Investors love the exchange traded fund structure, and they also love low fees on their ETFs. Many of those market participants are also embracing environmental, social, and governance (ESG) strategies.
It’s common for ESG ETFs to sport higher expense ratios than pure vanilla equity counterparts, but there are ETF avenues for ESG investors to have their cake and eat it too. Consider the IQ Candriam ESG US Equity ETF (IQSU).
IQSU, which tracks the IQ Candriam ESG US Equity Index, charges just 0.09% per year, or $9 on a $10,000 investment. That’s inexpensive among broad-based large-cap domestic equity ETFs, ESG or otherwise. Good deals on fees, regardless of underlying investment strategy, are always a treat for investors, but more important than that is the ETF’s relevance and long-term potential.
IQSU checks those boxes, indicating that it can serve as a core large-cap alternative just as more investors are embracing ESG and climate-aware strategies.
“Physical risks often refer to vulnerability in a company’s supply chain due to increasing frequency of extreme weather events such as flooding or hurricanes,” noted Morningstar analyst Alyssa Stankiewicz. “Opportunities exist, too. Through their portfolios, investors can gain exposure to companies developing innovative solutions to mitigate climate change, such as carbon capture technologies, or to adapt to the impacts of climate change.”
Underweight to potential climate offenders such as the energy and utilities sectors, IQSU offers investors some avenues to participate in the fight against climate change. Predictably, technology is a significant part of that endeavor, and IQSU is significantly overweight to that group with a 36.6% allocation, according to issuer data.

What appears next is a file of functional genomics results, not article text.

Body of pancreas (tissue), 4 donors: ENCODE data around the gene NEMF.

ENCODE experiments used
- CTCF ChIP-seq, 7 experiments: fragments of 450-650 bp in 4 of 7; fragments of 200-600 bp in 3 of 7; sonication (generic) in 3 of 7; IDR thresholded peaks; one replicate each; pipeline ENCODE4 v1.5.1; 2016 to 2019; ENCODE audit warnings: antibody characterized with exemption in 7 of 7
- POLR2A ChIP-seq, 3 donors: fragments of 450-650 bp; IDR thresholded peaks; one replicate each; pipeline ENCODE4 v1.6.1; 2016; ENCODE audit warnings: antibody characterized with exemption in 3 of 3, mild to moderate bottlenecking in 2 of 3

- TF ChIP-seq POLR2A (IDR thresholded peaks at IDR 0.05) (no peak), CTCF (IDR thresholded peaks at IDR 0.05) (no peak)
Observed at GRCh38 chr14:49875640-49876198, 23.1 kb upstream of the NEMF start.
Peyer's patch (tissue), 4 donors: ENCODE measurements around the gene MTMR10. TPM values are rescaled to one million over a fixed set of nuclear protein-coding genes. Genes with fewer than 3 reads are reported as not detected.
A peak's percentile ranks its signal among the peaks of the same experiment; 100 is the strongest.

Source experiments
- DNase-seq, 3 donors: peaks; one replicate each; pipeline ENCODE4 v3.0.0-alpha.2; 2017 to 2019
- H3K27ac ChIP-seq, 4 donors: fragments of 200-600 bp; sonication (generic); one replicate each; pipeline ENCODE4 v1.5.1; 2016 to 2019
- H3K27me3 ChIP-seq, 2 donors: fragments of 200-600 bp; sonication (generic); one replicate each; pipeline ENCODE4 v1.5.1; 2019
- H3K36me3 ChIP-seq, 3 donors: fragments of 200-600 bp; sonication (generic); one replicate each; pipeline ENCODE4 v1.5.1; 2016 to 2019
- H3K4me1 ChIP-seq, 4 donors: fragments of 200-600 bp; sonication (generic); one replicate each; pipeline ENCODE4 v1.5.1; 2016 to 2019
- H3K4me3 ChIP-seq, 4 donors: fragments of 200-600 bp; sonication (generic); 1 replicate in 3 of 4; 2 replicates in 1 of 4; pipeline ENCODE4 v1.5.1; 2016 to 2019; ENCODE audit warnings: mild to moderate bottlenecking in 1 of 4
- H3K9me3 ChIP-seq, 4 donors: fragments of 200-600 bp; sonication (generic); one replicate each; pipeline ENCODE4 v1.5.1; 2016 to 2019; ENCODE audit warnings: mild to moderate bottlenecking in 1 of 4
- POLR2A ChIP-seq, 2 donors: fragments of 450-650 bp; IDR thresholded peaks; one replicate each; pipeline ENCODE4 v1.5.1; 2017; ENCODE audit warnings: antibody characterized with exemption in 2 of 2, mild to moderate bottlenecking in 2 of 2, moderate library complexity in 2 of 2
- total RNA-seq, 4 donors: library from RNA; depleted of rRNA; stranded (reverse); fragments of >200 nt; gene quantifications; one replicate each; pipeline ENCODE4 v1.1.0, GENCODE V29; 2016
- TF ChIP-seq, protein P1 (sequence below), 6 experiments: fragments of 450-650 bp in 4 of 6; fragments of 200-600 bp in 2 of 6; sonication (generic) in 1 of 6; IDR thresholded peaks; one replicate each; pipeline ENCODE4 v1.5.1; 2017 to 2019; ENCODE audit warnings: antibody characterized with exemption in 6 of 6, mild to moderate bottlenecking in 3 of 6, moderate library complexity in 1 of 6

IQSU, which holds 355 stocks, is also relevant at a time when many experts are arguing that rapid action — meaning substantial near-term spending — is needed to reduce carbon emissions and to meet various climate goals.
“In its latest report, the Intergovernmental Panel on Climate Change warned that the window of opportunity to take any meaningful climate action is rapidly closing. Ultimately, global cooperation between governments is required to address the full scope of this threat, but the private sector and individual investors can be part of the transition, too,” added Morningstar’s Stankiewicz.
To the point about good deals, IQSU may be offering that in another form. The fund is growth-heavy, and with growth and tech stocks out of favor, valuations on many IQSU components are more attractive today than they were last year.
For more news, information, and strategy, visit the Dual Impact Channel.